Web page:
The patches of clear-fell are coming into their own now. Several seasons on from when the conifers were harvested, the ground cover has now developed into a sward that, although dominated by grasses, contains a diversity of colours and forms. The sward’s colour palette is definitely slipping towards autumn though, the flowering grass heads now faded to take on pale golden hues. Here and there the rich yellow of ragwort stands strident, balanced by the pale blues and soft purples of vipers bugloss and vetch.
Although the sward looks dry and brittle, it is still heavy with moisture from overnight rain and my trousers are quickly soaked, much like the dogs that follow at my heel along the narrow track that snakes back towards the road. The strong, almost acrid scent of a fox hangs on the air, proving that it is still around even though I have not seen it for several weeks. The dogs note its passing too, an audible sniff as two heads drop to the ground and cast around.
A moth, pale in colour and heavily worn skips up from the path before I can identify it and is away across the broken ground. In the distance, a line of beech fringes the road, a veneer of deciduous woodland in a landscape dominated by regimented lines of conifers. Beneath the beeches it is dry, there is no sward here despite the thin canopy that casts a soft green light onto the ground below. I like these beeches; they remind me of home and of the great beech hangers of my youth. The silvery-grey trunks reach up towards the canopy and the spacing of the trees gives a sense of being inside some airy outdoor cathedral. This sense is heightened by the stillness of the air and the early morning calm: no traffic, no planes and little bird song at this late season.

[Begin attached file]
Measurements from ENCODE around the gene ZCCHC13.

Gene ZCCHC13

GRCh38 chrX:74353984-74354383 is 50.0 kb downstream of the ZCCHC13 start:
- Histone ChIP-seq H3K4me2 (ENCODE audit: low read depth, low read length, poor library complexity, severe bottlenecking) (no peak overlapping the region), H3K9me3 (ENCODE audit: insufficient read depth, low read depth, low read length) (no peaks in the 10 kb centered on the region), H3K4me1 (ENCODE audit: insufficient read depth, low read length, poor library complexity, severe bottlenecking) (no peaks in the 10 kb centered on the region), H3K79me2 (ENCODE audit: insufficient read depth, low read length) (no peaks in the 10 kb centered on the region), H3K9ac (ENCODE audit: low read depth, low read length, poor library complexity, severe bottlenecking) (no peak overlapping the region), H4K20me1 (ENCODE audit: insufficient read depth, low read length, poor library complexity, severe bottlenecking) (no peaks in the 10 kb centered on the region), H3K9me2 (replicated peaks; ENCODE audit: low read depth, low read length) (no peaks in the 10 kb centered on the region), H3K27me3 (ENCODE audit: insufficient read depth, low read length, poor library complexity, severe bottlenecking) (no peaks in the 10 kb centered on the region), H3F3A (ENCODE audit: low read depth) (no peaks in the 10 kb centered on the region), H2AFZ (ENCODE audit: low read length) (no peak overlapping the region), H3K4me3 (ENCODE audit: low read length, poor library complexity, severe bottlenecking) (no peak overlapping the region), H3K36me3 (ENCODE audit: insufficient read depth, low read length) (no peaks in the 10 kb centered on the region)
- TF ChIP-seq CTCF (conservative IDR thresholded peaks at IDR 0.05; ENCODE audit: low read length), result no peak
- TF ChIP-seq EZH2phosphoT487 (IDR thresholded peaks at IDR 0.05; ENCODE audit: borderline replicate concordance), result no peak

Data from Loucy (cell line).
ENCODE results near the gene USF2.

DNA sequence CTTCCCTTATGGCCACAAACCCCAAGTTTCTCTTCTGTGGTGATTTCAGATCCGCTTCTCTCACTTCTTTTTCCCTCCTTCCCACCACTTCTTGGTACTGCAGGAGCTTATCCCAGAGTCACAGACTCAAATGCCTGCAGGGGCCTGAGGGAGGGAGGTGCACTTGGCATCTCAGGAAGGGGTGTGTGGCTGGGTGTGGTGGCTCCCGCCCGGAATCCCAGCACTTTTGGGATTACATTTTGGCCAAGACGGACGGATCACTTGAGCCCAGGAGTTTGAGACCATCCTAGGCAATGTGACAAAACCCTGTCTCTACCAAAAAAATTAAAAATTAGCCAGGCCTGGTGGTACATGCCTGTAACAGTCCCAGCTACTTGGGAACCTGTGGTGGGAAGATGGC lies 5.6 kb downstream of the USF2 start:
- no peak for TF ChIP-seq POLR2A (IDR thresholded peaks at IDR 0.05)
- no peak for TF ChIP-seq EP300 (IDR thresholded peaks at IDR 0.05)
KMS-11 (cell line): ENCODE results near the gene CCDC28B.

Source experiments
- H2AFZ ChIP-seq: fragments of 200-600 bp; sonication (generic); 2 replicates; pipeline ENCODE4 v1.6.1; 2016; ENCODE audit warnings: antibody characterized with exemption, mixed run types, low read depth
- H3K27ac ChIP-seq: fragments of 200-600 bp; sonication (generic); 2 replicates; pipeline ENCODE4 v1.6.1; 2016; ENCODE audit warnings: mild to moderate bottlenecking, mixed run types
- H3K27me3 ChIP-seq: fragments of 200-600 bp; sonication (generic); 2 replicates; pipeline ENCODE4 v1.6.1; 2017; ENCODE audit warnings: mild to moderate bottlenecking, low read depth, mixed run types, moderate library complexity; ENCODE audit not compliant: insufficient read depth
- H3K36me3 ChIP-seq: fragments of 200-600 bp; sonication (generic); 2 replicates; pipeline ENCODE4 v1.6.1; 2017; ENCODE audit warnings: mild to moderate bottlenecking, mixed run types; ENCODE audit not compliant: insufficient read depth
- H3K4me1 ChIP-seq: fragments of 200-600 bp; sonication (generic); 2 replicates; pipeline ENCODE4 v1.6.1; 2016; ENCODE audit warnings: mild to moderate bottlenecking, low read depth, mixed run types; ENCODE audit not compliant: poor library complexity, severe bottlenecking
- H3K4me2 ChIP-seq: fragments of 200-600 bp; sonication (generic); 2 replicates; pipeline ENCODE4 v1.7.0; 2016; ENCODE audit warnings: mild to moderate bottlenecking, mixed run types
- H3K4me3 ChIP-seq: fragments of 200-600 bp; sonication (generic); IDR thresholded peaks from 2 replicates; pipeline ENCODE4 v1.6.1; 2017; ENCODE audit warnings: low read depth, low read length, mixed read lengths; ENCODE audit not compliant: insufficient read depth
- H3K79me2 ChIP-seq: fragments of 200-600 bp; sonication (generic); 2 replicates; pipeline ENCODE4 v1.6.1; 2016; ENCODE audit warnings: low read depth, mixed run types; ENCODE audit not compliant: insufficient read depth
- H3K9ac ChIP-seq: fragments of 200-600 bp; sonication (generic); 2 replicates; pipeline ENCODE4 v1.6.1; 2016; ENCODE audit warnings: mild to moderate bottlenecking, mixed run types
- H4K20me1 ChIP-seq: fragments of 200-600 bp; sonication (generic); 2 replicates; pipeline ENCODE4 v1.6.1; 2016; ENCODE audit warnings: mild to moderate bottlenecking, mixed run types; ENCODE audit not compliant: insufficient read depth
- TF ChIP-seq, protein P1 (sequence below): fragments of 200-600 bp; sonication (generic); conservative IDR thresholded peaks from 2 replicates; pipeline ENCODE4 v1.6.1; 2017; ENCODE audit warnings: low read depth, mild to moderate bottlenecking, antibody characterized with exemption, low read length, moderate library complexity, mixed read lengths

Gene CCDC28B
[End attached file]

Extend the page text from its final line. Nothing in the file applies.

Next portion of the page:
Even though I rarely vary my route, these early morning walks seem ever changing thanks to light, season and weather. You get a real sense of place by visiting the same site over time, learning its changing moods and responding to them subconsciously. Right now, the forest is calming and there is a sense of timely transition from summer into autumn. The forest smells autumnal and the early morning mist, an increasing feature of these autumn mornings, hints at the days that lie ahead. Some say that we’ll get an Indian Summer, one last hoorah to round off a summer of celebration, but I am not sure that it will feel right. The transition from summer to autumn is a gradual process and, judging by how the forest feels, it has already started.